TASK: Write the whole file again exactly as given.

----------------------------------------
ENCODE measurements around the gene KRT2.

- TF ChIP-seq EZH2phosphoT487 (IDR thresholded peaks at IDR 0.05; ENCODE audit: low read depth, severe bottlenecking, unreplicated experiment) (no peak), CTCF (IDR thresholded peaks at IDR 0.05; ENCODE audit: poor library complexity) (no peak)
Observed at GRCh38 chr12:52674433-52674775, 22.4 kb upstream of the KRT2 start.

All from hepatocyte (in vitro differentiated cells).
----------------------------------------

ENCODE measurements around the gene KRT2.

- TF ChIP-seq EZH2phosphoT487 (IDR thresholded peaks at IDR 0.05; ENCODE audit: low read depth, severe bottlenecking, unreplicated experiment) (no peak), CTCF (IDR thresholded peaks at IDR 0.05; ENCODE audit: poor library complexity) (no peak)
Observed at GRCh38 chr12:52674433-52674775, 22.4 kb upstream of the KRT2 start.

All from hepatocyte (in vitro differentiated cells).